OBSTACLES by Richard Lettau

OBSTACLES

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KIRKUS REVIEW

Obstacles is a set of experimental tales- obstacle courses, if you like- employing parables, diaries, anecdotal abstractions, antiphonal fragments and so forth, as a means of mirroring consciousness at its stillest point, much the way a mirror mirrors a road map of a non-existent terrain. The tales- more or less in the tradition of Kafka, Hoffmannsthal, Borges, circumscribe a kind of supernaturalism of the everyday, post-symbolist variations on the theme of nothingness. The style, deceptively facile, even playful (""Every summer the widow Saatmantel, whose youth belongs to legend, sends out invitations to thunderstorms..."" is a typical opener), moves towards no apparent conclusion, until suddenly in a barely perceptible shift, we are given a mole's view of humanity, an epigrammatic summation of the labyrinth, e.g., ""A new war has started, against completely new enemies. This time we are our own enemies. That way no one gets defeated."" Enter Manig, is a baffling, funny, horrific tour de force-balancing rationalism and surrealism in a study of the mind at the end of its mimicry. Superbly translated from the German. An avant garde event.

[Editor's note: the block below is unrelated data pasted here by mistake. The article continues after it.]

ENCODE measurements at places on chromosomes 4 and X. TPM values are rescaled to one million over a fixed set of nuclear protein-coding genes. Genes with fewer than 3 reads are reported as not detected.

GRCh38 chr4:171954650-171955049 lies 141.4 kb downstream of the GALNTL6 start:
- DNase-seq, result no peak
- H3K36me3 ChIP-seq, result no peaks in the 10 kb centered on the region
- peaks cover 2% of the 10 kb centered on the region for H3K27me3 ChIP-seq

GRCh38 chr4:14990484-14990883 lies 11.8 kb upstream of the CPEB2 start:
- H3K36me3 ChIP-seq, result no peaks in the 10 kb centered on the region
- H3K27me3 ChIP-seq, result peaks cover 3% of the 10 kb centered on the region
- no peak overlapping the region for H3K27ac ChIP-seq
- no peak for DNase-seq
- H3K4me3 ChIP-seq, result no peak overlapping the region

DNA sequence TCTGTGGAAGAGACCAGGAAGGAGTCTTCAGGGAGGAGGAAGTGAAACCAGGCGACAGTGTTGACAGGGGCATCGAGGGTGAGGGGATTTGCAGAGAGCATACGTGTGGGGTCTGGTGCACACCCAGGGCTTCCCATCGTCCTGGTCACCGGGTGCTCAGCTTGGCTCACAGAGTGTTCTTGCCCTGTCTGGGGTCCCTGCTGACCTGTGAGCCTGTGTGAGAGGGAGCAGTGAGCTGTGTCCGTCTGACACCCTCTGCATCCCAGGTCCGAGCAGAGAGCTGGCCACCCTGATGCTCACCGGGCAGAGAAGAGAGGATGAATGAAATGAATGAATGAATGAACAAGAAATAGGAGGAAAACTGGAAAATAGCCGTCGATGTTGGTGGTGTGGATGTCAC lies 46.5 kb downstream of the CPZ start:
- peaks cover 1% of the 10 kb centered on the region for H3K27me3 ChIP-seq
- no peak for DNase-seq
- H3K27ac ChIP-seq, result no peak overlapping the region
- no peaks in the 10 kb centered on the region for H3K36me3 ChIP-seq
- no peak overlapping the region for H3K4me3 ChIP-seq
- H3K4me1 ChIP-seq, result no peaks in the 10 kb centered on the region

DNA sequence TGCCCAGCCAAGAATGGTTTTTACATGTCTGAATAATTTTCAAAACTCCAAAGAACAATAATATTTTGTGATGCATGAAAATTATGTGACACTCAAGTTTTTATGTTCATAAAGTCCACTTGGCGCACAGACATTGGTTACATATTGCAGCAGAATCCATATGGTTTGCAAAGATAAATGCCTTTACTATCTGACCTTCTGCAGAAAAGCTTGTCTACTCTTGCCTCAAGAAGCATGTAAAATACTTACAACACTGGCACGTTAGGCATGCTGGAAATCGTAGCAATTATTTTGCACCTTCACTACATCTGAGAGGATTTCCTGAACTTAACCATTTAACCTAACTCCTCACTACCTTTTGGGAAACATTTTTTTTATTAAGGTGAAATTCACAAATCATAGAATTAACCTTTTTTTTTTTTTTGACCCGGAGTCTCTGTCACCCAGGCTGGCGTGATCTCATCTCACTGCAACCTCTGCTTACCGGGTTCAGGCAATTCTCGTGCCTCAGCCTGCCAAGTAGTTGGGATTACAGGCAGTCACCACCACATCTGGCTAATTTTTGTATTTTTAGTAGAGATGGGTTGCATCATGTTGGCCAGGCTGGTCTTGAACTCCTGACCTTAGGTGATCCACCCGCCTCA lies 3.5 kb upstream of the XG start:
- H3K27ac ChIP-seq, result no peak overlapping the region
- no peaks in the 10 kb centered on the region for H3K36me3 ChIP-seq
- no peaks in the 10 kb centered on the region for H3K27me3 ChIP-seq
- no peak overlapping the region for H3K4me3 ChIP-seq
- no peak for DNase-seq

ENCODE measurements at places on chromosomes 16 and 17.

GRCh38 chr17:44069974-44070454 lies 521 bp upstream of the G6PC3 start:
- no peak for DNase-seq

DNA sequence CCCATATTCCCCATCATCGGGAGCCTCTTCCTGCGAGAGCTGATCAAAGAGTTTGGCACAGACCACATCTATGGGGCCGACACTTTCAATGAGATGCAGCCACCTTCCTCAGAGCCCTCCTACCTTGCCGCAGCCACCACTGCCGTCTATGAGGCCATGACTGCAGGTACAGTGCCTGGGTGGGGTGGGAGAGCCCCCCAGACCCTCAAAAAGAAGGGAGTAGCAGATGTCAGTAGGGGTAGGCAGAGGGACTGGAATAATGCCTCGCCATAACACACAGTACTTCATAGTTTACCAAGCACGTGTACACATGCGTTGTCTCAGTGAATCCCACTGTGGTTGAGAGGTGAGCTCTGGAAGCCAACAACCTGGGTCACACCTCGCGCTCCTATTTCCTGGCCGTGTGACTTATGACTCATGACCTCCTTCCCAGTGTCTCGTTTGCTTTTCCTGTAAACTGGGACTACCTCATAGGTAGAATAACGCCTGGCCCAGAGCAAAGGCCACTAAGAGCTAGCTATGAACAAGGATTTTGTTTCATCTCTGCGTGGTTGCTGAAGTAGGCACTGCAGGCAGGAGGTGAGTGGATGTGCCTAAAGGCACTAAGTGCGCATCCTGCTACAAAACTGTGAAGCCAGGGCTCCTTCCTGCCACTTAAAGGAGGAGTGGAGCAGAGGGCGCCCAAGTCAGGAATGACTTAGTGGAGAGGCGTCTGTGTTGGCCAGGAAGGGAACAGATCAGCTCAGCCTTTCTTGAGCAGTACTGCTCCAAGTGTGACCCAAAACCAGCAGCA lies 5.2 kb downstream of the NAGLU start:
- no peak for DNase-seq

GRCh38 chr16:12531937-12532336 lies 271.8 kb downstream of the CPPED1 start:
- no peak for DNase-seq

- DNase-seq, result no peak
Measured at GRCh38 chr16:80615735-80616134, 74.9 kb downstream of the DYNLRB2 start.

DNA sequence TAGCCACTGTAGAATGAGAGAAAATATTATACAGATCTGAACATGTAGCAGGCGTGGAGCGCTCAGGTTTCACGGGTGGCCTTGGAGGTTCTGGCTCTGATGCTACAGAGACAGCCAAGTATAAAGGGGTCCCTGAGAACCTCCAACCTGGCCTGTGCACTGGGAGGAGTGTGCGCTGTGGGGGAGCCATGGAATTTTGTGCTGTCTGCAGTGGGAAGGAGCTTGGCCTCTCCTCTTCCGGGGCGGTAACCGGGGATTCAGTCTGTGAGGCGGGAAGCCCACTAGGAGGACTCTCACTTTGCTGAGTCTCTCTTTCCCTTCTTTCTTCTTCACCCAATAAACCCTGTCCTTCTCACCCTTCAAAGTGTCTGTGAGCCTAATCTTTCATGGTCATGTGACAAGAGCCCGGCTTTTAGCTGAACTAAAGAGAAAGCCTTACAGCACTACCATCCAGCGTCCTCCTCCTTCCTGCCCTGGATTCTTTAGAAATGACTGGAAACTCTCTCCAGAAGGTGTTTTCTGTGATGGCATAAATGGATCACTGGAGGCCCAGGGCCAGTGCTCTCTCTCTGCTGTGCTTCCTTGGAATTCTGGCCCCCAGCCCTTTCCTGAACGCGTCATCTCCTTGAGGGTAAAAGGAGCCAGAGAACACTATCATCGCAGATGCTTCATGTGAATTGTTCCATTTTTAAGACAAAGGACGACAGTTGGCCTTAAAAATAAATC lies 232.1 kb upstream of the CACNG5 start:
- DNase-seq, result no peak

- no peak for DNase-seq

Publisher: Pantheon